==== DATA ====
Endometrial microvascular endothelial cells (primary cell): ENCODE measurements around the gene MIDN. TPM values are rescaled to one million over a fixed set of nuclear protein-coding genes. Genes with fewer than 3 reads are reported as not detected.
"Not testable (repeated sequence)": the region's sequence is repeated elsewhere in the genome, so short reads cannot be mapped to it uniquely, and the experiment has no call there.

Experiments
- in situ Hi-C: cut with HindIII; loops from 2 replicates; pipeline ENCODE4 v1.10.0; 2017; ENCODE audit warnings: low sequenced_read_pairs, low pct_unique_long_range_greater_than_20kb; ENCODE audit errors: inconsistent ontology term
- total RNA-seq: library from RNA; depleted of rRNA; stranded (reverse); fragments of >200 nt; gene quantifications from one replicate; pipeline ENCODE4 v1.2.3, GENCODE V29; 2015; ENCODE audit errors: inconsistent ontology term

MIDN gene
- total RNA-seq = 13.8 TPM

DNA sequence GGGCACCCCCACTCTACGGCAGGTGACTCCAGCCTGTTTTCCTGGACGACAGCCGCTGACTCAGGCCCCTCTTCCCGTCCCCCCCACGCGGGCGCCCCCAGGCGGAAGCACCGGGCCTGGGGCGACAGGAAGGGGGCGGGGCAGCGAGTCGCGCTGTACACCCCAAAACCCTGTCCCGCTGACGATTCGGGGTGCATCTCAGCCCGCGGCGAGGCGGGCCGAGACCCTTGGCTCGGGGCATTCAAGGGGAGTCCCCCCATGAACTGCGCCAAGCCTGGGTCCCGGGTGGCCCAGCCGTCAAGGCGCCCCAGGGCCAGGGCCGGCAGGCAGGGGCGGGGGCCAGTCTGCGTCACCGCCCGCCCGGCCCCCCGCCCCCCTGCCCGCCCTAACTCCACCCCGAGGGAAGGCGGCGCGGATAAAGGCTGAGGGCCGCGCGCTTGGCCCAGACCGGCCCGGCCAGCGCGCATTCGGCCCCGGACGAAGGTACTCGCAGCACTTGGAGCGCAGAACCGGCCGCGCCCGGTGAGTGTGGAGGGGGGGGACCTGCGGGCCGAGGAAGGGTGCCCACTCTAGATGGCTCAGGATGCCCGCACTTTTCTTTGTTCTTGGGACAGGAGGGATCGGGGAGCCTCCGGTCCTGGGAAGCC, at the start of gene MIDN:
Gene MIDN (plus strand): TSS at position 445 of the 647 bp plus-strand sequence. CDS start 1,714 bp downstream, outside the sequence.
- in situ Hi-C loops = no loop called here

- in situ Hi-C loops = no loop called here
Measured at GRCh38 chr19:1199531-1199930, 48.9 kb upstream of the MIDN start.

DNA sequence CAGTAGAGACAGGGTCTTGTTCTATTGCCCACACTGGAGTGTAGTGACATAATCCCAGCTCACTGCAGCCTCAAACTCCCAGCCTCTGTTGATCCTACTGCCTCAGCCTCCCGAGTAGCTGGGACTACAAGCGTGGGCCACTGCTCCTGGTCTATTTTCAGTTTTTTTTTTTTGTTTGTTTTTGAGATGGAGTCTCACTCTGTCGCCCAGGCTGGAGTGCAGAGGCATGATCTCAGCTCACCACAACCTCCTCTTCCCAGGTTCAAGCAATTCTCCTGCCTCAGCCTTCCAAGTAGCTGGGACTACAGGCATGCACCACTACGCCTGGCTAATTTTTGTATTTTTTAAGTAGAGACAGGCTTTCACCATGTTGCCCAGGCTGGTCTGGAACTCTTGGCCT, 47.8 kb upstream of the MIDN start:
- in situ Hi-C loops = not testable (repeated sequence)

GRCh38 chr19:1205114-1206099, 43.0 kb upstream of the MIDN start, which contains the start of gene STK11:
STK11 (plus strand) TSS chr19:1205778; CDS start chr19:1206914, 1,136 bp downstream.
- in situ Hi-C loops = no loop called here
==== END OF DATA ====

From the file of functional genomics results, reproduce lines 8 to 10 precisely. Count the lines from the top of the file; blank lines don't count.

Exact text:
DNA sequence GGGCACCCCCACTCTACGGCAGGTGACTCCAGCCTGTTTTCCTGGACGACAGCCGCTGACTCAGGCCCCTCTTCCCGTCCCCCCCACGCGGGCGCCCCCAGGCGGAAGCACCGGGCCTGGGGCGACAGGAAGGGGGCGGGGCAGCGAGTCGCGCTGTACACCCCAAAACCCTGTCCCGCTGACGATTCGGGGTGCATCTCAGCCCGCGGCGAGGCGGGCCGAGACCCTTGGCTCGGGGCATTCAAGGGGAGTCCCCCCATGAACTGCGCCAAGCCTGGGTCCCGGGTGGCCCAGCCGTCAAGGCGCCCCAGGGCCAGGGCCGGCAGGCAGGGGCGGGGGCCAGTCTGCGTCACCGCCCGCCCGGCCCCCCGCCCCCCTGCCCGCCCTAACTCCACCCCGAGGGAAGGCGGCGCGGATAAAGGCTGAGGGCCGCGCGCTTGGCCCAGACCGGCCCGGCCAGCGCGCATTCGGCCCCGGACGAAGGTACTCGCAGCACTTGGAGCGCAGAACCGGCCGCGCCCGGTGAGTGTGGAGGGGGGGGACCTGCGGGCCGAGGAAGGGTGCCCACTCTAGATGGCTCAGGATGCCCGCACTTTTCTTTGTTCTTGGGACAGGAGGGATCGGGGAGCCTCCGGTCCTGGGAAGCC, at the start of gene MIDN:
Gene MIDN (plus strand): TSS at position 445 of the 647 bp plus-strand sequence. CDS start 1,714 bp downstream, outside the sequence.
- in situ Hi-C loops = no loop called here